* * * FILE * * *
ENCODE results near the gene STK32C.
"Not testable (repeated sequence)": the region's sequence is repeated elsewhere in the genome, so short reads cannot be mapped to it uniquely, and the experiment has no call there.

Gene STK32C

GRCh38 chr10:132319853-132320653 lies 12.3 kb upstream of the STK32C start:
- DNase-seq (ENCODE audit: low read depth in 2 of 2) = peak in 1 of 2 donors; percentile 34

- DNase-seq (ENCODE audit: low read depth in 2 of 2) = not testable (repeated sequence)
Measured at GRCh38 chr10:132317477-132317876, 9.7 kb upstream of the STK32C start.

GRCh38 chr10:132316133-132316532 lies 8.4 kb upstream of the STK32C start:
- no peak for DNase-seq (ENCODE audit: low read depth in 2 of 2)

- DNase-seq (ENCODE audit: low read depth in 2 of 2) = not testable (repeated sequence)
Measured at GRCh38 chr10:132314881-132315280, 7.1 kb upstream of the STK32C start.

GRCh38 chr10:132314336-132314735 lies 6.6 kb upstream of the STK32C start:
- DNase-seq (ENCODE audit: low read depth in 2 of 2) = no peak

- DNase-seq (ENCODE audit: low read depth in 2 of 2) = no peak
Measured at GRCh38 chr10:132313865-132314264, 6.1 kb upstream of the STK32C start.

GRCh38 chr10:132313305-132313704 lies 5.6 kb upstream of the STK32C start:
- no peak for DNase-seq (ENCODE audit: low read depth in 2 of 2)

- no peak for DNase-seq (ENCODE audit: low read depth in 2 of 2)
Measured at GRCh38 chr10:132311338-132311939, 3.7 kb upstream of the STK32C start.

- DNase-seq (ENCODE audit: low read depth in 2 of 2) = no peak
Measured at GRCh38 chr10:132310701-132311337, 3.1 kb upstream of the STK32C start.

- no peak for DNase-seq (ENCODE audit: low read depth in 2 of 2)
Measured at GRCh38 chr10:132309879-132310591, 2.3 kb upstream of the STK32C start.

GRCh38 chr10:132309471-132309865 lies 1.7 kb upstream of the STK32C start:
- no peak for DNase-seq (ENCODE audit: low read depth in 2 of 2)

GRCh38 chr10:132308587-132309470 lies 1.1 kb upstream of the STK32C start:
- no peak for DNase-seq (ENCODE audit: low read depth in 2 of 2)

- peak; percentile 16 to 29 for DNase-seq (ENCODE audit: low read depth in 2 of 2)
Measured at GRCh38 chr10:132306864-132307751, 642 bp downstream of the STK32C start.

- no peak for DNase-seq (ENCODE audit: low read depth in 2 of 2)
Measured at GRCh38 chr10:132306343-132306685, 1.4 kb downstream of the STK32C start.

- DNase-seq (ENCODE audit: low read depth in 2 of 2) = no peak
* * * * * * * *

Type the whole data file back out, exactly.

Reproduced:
ENCODE results near the gene STK32C.
"Not testable (repeated sequence)": the region's sequence is repeated elsewhere in the genome, so short reads cannot be mapped to it uniquely, and the experiment has no call there.

Gene STK32C

GRCh38 chr10:132319853-132320653 lies 12.3 kb upstream of the STK32C start:
- DNase-seq (ENCODE audit: low read depth in 2 of 2) = peak in 1 of 2 donors; percentile 34

- DNase-seq (ENCODE audit: low read depth in 2 of 2) = not testable (repeated sequence)
Measured at GRCh38 chr10:132317477-132317876, 9.7 kb upstream of the STK32C start.

GRCh38 chr10:132316133-132316532 lies 8.4 kb upstream of the STK32C start:
- no peak for DNase-seq (ENCODE audit: low read depth in 2 of 2)

- DNase-seq (ENCODE audit: low read depth in 2 of 2) = not testable (repeated sequence)
Measured at GRCh38 chr10:132314881-132315280, 7.1 kb upstream of the STK32C start.

GRCh38 chr10:132314336-132314735 lies 6.6 kb upstream of the STK32C start:
- DNase-seq (ENCODE audit: low read depth in 2 of 2) = no peak

- DNase-seq (ENCODE audit: low read depth in 2 of 2) = no peak
Measured at GRCh38 chr10:132313865-132314264, 6.1 kb upstream of the STK32C start.

GRCh38 chr10:132313305-132313704 lies 5.6 kb upstream of the STK32C start:
- no peak for DNase-seq (ENCODE audit: low read depth in 2 of 2)

- no peak for DNase-seq (ENCODE audit: low read depth in 2 of 2)
Measured at GRCh38 chr10:132311338-132311939, 3.7 kb upstream of the STK32C start.

- DNase-seq (ENCODE audit: low read depth in 2 of 2) = no peak
Measured at GRCh38 chr10:132310701-132311337, 3.1 kb upstream of the STK32C start.

- no peak for DNase-seq (ENCODE audit: low read depth in 2 of 2)
Measured at GRCh38 chr10:132309879-132310591, 2.3 kb upstream of the STK32C start.

GRCh38 chr10:132309471-132309865 lies 1.7 kb upstream of the STK32C start:
- no peak for DNase-seq (ENCODE audit: low read depth in 2 of 2)

GRCh38 chr10:132308587-132309470 lies 1.1 kb upstream of the STK32C start:
- no peak for DNase-seq (ENCODE audit: low read depth in 2 of 2)

- peak; percentile 16 to 29 for DNase-seq (ENCODE audit: low read depth in 2 of 2)
Measured at GRCh38 chr10:132306864-132307751, 642 bp downstream of the STK32C start.

- no peak for DNase-seq (ENCODE audit: low read depth in 2 of 2)
Measured at GRCh38 chr10:132306343-132306685, 1.4 kb downstream of the STK32C start.

- DNase-seq (ENCODE audit: low read depth in 2 of 2) = no peak